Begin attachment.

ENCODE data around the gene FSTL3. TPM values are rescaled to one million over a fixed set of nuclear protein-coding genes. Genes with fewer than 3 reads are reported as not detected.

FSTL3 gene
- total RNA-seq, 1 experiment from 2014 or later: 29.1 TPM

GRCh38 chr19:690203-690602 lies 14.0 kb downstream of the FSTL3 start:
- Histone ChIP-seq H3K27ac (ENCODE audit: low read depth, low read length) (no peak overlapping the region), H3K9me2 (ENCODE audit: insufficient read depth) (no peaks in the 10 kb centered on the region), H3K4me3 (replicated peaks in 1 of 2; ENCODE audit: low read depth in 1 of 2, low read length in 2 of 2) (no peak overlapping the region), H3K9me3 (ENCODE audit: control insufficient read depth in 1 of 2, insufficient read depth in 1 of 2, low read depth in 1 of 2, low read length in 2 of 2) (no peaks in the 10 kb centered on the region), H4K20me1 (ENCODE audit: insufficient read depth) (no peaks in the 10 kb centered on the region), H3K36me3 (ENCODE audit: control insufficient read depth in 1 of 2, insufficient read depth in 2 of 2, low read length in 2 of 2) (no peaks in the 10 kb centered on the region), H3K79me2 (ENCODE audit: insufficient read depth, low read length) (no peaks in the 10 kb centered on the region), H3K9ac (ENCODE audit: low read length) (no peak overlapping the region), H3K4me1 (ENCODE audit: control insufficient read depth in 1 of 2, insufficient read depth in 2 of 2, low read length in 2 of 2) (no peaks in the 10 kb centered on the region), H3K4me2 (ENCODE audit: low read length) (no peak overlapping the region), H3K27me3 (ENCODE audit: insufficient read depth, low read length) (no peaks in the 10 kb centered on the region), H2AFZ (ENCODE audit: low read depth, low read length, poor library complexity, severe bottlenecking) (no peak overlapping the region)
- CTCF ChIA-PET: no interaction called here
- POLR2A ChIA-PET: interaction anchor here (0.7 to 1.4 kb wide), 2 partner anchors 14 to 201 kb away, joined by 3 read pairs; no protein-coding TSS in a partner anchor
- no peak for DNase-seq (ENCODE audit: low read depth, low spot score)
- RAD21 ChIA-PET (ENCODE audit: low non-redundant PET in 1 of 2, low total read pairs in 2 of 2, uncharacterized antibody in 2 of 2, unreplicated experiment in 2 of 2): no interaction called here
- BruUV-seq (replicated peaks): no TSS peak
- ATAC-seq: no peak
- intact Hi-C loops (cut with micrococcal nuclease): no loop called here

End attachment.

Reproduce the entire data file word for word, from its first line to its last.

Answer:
ENCODE data around the gene FSTL3. TPM values are rescaled to one million over a fixed set of nuclear protein-coding genes. Genes with fewer than 3 reads are reported as not detected.

FSTL3 gene
- total RNA-seq, 1 experiment from 2014 or later: 29.1 TPM

GRCh38 chr19:690203-690602 lies 14.0 kb downstream of the FSTL3 start:
- Histone ChIP-seq H3K27ac (ENCODE audit: low read depth, low read length) (no peak overlapping the region), H3K9me2 (ENCODE audit: insufficient read depth) (no peaks in the 10 kb centered on the region), H3K4me3 (replicated peaks in 1 of 2; ENCODE audit: low read depth in 1 of 2, low read length in 2 of 2) (no peak overlapping the region), H3K9me3 (ENCODE audit: control insufficient read depth in 1 of 2, insufficient read depth in 1 of 2, low read depth in 1 of 2, low read length in 2 of 2) (no peaks in the 10 kb centered on the region), H4K20me1 (ENCODE audit: insufficient read depth) (no peaks in the 10 kb centered on the region), H3K36me3 (ENCODE audit: control insufficient read depth in 1 of 2, insufficient read depth in 2 of 2, low read length in 2 of 2) (no peaks in the 10 kb centered on the region), H3K79me2 (ENCODE audit: insufficient read depth, low read length) (no peaks in the 10 kb centered on the region), H3K9ac (ENCODE audit: low read length) (no peak overlapping the region), H3K4me1 (ENCODE audit: control insufficient read depth in 1 of 2, insufficient read depth in 2 of 2, low read length in 2 of 2) (no peaks in the 10 kb centered on the region), H3K4me2 (ENCODE audit: low read length) (no peak overlapping the region), H3K27me3 (ENCODE audit: insufficient read depth, low read length) (no peaks in the 10 kb centered on the region), H2AFZ (ENCODE audit: low read depth, low read length, poor library complexity, severe bottlenecking) (no peak overlapping the region)
- CTCF ChIA-PET: no interaction called here
- POLR2A ChIA-PET: interaction anchor here (0.7 to 1.4 kb wide), 2 partner anchors 14 to 201 kb away, joined by 3 read pairs; no protein-coding TSS in a partner anchor
- no peak for DNase-seq (ENCODE audit: low read depth, low spot score)
- RAD21 ChIA-PET (ENCODE audit: low non-redundant PET in 1 of 2, low total read pairs in 2 of 2, uncharacterized antibody in 2 of 2, unreplicated experiment in 2 of 2): no interaction called here
- BruUV-seq (replicated peaks): no TSS peak
- ATAC-seq: no peak
- intact Hi-C loops (cut with micrococcal nuclease): no loop called here